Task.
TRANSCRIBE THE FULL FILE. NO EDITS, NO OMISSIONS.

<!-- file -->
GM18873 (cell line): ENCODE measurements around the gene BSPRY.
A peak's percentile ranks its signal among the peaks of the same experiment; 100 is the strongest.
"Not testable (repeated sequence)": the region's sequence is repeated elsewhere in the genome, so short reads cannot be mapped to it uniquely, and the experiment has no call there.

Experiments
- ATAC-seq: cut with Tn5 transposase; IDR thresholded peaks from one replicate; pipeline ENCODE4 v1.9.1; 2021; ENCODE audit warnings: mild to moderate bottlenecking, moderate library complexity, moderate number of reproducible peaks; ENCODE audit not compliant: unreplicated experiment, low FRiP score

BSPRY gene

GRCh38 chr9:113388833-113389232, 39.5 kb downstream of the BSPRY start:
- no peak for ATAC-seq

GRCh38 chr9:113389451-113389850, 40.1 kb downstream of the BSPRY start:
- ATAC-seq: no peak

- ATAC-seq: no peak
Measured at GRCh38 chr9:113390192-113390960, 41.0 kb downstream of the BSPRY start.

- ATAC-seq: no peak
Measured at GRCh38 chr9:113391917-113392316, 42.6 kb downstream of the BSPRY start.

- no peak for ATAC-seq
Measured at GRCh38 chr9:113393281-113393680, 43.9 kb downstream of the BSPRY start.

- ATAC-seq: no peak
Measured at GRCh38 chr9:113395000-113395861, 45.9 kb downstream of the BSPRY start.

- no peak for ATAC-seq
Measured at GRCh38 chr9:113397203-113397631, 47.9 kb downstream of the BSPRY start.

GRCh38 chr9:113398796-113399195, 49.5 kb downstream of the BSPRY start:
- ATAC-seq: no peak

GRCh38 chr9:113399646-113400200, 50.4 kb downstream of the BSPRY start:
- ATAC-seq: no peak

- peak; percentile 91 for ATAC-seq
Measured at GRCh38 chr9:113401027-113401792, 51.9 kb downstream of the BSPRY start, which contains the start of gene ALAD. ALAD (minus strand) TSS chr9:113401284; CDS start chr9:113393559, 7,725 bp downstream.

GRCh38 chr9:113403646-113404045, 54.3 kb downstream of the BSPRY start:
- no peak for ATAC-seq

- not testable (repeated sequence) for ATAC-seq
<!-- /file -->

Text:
GM18873 (cell line): ENCODE measurements around the gene BSPRY.
A peak's percentile ranks its signal among the peaks of the same experiment; 100 is the strongest.
"Not testable (repeated sequence)": the region's sequence is repeated elsewhere in the genome, so short reads cannot be mapped to it uniquely, and the experiment has no call there.

Experiments
- ATAC-seq: cut with Tn5 transposase; IDR thresholded peaks from one replicate; pipeline ENCODE4 v1.9.1; 2021; ENCODE audit warnings: mild to moderate bottlenecking, moderate library complexity, moderate number of reproducible peaks; ENCODE audit not compliant: unreplicated experiment, low FRiP score

BSPRY gene

GRCh38 chr9:113388833-113389232, 39.5 kb downstream of the BSPRY start:
- no peak for ATAC-seq

GRCh38 chr9:113389451-113389850, 40.1 kb downstream of the BSPRY start:
- ATAC-seq: no peak

- ATAC-seq: no peak
Measured at GRCh38 chr9:113390192-113390960, 41.0 kb downstream of the BSPRY start.

- ATAC-seq: no peak
Measured at GRCh38 chr9:113391917-113392316, 42.6 kb downstream of the BSPRY start.

- no peak for ATAC-seq
Measured at GRCh38 chr9:113393281-113393680, 43.9 kb downstream of the BSPRY start.

- ATAC-seq: no peak
Measured at GRCh38 chr9:113395000-113395861, 45.9 kb downstream of the BSPRY start.

- no peak for ATAC-seq
Measured at GRCh38 chr9:113397203-113397631, 47.9 kb downstream of the BSPRY start.

GRCh38 chr9:113398796-113399195, 49.5 kb downstream of the BSPRY start:
- ATAC-seq: no peak

GRCh38 chr9:113399646-113400200, 50.4 kb downstream of the BSPRY start:
- ATAC-seq: no peak

- peak; percentile 91 for ATAC-seq
Measured at GRCh38 chr9:113401027-113401792, 51.9 kb downstream of the BSPRY start, which contains the start of gene ALAD. ALAD (minus strand) TSS chr9:113401284; CDS start chr9:113393559, 7,725 bp downstream.

GRCh38 chr9:113403646-113404045, 54.3 kb downstream of the BSPRY start:
- no peak for ATAC-seq

- not testable (repeated sequence) for ATAC-seq